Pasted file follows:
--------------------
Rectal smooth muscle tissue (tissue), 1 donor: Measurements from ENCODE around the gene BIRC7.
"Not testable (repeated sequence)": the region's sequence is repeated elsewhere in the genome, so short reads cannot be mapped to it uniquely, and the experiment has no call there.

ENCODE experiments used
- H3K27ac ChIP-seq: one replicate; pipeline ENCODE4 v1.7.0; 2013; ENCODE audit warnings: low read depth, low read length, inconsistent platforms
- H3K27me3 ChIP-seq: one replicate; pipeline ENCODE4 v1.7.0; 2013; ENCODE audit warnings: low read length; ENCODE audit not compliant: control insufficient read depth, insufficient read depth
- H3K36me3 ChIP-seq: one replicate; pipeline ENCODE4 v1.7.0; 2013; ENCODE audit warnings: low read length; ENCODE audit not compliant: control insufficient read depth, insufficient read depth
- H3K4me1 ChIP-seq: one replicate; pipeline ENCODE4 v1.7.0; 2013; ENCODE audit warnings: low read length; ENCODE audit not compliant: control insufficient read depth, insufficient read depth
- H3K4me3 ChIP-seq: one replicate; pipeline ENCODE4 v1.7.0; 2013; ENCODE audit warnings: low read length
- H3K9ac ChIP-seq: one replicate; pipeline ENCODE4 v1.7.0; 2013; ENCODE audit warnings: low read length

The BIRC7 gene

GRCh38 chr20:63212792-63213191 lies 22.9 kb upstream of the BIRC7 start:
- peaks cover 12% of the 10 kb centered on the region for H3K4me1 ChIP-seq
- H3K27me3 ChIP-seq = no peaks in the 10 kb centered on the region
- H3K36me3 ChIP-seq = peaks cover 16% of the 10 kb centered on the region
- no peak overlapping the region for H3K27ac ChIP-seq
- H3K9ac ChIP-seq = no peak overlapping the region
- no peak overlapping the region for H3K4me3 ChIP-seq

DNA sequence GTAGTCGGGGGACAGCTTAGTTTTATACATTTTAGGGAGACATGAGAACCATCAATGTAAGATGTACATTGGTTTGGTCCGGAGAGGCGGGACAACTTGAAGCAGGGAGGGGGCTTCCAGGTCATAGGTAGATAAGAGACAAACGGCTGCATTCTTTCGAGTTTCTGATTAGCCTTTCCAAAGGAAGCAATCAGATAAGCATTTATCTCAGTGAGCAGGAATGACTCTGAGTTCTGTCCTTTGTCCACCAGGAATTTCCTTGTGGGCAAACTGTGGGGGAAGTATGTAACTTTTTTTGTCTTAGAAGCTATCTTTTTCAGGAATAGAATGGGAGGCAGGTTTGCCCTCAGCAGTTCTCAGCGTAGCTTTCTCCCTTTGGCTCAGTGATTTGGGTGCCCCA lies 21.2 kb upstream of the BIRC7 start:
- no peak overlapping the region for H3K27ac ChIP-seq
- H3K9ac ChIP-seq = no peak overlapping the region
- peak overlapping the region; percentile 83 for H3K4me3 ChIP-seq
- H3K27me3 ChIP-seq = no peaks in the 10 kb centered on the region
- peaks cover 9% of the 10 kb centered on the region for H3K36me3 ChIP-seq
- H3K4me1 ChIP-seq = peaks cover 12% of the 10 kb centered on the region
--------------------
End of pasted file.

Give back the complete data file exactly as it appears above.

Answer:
Rectal smooth muscle tissue (tissue), 1 donor: Measurements from ENCODE around the gene BIRC7.
"Not testable (repeated sequence)": the region's sequence is repeated elsewhere in the genome, so short reads cannot be mapped to it uniquely, and the experiment has no call there.

ENCODE experiments used
- H3K27ac ChIP-seq: one replicate; pipeline ENCODE4 v1.7.0; 2013; ENCODE audit warnings: low read depth, low read length, inconsistent platforms
- H3K27me3 ChIP-seq: one replicate; pipeline ENCODE4 v1.7.0; 2013; ENCODE audit warnings: low read length; ENCODE audit not compliant: control insufficient read depth, insufficient read depth
- H3K36me3 ChIP-seq: one replicate; pipeline ENCODE4 v1.7.0; 2013; ENCODE audit warnings: low read length; ENCODE audit not compliant: control insufficient read depth, insufficient read depth
- H3K4me1 ChIP-seq: one replicate; pipeline ENCODE4 v1.7.0; 2013; ENCODE audit warnings: low read length; ENCODE audit not compliant: control insufficient read depth, insufficient read depth
- H3K4me3 ChIP-seq: one replicate; pipeline ENCODE4 v1.7.0; 2013; ENCODE audit warnings: low read length
- H3K9ac ChIP-seq: one replicate; pipeline ENCODE4 v1.7.0; 2013; ENCODE audit warnings: low read length

The BIRC7 gene

GRCh38 chr20:63212792-63213191 lies 22.9 kb upstream of the BIRC7 start:
- peaks cover 12% of the 10 kb centered on the region for H3K4me1 ChIP-seq
- H3K27me3 ChIP-seq = no peaks in the 10 kb centered on the region
- H3K36me3 ChIP-seq = peaks cover 16% of the 10 kb centered on the region
- no peak overlapping the region for H3K27ac ChIP-seq
- H3K9ac ChIP-seq = no peak overlapping the region
- no peak overlapping the region for H3K4me3 ChIP-seq

DNA sequence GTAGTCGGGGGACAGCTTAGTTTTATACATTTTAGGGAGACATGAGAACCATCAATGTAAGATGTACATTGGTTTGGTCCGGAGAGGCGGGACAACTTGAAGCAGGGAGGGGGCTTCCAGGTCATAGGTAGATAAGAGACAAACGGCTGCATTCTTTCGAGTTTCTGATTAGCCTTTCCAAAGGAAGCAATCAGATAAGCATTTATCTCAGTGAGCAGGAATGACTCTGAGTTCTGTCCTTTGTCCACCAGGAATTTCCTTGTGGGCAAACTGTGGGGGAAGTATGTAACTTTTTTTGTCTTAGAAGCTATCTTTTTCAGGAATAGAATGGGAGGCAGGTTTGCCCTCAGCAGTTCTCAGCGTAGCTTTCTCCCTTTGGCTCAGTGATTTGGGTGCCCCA lies 21.2 kb upstream of the BIRC7 start:
- no peak overlapping the region for H3K27ac ChIP-seq
- H3K9ac ChIP-seq = no peak overlapping the region
- peak overlapping the region; percentile 83 for H3K4me3 ChIP-seq
- H3K27me3 ChIP-seq = no peaks in the 10 kb centered on the region
- peaks cover 9% of the 10 kb centered on the region for H3K36me3 ChIP-seq
- H3K4me1 ChIP-seq = peaks cover 12% of the 10 kb centered on the region